Judy K. Sakaki, a senior administrator in the University of California system, was named the first new president of Sonoma State University in 24 years on Wednesday, succeeding Ruben Armiñana when he retires in June.
Sakaki, 62, will be the second female president in the school’s 55-year history, and only its seventh president overall. She currently serves as vice president for student affairs at the University of California, where she works in the Office of the President.
“I’m sort of a CSU person,” she said from her office in Oakland. “I really got my start — and I wouldn’t be who I am — had not my education at CSU opened my eyes to the possibilities.”
Sakaki was the first member of her family to graduate from college and went on to forge a career in higher education. She got her start with the CSU system at its Hayward campus, now called CSU East Bay. One of her first jobs was working as an outreach coordinator at Hayward State, reaching out to African-American and Latino students in Oakland, and encouraging them to think about going to college, she said.
“Access, affordability, and student success is sort of what my whole career has been built on,” she said. “It’s coming around full circle.”
Sakaki will be responsible for leading a campus with 9,400 students and more than 1,300 faculty and staff. She said her initial focus at SSU will likely involve engaging the faculty and the campus community.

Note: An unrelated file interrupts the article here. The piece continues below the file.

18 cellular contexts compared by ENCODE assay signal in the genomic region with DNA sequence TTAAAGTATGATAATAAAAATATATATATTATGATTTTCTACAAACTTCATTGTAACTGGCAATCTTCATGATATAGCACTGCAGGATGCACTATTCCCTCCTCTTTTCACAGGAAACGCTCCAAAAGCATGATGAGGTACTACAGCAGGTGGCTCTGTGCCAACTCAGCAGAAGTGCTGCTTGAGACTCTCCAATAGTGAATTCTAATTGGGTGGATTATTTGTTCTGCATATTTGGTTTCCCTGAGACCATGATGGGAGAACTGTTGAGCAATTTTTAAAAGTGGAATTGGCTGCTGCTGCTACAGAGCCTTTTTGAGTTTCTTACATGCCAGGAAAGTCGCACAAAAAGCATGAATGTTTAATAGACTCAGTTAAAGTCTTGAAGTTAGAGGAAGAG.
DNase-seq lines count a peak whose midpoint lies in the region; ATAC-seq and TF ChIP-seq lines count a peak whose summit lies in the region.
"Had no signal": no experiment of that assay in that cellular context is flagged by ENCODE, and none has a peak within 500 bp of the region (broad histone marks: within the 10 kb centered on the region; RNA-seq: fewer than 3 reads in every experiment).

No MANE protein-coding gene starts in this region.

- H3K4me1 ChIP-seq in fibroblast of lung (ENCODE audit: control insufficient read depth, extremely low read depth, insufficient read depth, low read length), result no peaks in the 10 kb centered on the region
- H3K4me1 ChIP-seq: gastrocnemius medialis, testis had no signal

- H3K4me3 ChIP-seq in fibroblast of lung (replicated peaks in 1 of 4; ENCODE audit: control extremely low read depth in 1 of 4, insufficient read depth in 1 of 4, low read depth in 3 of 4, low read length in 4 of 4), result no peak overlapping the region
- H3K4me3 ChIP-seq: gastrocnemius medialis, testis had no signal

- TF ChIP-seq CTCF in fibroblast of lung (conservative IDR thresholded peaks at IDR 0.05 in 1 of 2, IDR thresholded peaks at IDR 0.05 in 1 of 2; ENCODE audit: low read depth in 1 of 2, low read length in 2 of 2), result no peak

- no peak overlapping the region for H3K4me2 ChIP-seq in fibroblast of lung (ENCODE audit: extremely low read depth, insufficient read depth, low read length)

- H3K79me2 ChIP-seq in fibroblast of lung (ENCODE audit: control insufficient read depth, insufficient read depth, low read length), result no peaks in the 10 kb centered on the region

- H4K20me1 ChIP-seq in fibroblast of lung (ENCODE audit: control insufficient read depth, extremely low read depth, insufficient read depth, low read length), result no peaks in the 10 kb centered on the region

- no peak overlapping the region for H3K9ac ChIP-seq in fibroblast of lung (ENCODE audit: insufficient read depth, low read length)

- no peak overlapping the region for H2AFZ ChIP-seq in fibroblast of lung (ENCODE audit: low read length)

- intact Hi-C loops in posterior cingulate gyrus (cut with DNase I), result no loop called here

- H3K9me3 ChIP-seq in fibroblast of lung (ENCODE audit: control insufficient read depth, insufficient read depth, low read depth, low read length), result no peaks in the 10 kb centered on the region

Armiñana, who arrived at SSU in 1992, presided over a complete makeover of the 269-acre campus and a dramatic expansion of the student body during his tenure. Students hope his successor will spend more money on student interests, said Brandon Stachnik, a 21-year-old senior at SSU and the editor-in-chief of the student newspaper, the Sonoma State Star.
“People want to see new parking. People want to see housing cost and tuition cost go down. It’s a really tough thing to do; I understand that. But if anyone can have some say in it, it will be the new president,” Stachnik said.
He said students also hope Sakaki will be more accessible than Armiñana, who was traveling Wednesday and unavailable for comment.
“He wasn’t very reachable, and this goes back to representing the students’ interests. I think people want to see Judy communicating and offering herself to students more, to be more accessible,” Stachnik said.
Sakaki has already gotten a jump start on that. Before she applied for the position, Sakaki spent two days on campus, wandering around, talking to students, checking out a show at the Green Music Center.
“I had a chance to ask a few (students), if they had a magic wand, what would they do to make Sonoma State even better,” she said. “And I learned so much from that. Some of the students even sent me emails. What impressed me, and what really encouraged me to think about applying, was the love that students felt — the fondness for their campus and their education.”
She said students talked to her about wanting an increase in activities and classes, an increase in student-friendly spaces to hang out in, and opportunities to engage with the faculty more.